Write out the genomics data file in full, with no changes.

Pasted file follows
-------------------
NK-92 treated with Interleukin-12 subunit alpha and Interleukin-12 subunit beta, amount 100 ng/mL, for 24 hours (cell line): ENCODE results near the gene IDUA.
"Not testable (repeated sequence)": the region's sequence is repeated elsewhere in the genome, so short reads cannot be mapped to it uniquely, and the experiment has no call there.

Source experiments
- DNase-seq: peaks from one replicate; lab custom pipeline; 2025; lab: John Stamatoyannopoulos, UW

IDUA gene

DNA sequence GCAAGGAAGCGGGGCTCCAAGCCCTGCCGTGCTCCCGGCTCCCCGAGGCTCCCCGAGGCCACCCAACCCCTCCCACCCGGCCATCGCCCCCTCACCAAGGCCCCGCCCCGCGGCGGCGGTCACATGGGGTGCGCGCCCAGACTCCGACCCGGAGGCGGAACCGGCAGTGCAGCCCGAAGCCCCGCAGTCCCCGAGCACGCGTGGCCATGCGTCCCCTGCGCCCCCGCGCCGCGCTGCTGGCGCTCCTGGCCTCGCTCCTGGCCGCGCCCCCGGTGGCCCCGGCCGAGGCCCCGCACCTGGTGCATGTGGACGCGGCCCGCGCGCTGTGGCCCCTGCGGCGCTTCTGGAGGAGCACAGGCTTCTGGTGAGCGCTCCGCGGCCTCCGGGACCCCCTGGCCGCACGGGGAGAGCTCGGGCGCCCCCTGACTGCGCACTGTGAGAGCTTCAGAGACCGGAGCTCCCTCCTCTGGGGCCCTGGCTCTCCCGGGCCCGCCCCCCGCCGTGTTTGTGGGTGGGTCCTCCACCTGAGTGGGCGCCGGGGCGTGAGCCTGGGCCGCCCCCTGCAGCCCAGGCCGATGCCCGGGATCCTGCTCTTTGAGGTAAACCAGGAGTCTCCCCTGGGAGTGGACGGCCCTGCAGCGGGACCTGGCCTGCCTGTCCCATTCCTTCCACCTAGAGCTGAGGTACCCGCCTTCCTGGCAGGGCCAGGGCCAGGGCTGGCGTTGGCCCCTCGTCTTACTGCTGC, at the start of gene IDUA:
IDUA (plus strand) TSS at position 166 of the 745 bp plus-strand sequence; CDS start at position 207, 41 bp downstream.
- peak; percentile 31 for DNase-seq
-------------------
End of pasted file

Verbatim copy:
NK-92 treated with Interleukin-12 subunit alpha and Interleukin-12 subunit beta, amount 100 ng/mL, for 24 hours (cell line): ENCODE results near the gene IDUA.
"Not testable (repeated sequence)": the region's sequence is repeated elsewhere in the genome, so short reads cannot be mapped to it uniquely, and the experiment has no call there.

Source experiments
- DNase-seq: peaks from one replicate; lab custom pipeline; 2025; lab: John Stamatoyannopoulos, UW

IDUA gene

DNA sequence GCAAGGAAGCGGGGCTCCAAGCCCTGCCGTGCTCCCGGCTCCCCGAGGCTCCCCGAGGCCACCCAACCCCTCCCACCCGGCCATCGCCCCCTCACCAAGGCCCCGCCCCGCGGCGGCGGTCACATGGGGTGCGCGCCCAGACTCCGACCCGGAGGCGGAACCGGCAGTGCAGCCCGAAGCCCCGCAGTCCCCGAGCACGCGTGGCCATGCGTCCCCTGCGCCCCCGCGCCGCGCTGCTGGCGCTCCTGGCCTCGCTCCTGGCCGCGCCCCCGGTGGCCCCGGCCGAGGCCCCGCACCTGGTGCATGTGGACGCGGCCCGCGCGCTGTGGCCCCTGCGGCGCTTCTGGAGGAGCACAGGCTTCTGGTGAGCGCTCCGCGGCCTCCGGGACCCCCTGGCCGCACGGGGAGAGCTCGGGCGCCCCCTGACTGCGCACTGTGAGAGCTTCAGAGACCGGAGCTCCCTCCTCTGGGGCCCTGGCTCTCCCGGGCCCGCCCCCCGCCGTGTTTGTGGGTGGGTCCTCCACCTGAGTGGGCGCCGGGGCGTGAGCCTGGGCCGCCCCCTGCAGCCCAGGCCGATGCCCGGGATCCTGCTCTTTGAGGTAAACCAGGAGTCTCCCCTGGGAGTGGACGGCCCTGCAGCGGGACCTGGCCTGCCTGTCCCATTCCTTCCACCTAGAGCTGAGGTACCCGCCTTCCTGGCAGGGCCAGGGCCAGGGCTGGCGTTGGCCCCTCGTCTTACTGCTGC, at the start of gene IDUA:
IDUA (plus strand) TSS at position 166 of the 745 bp plus-strand sequence; CDS start at position 207, 41 bp downstream.
- peak; percentile 31 for DNase-seq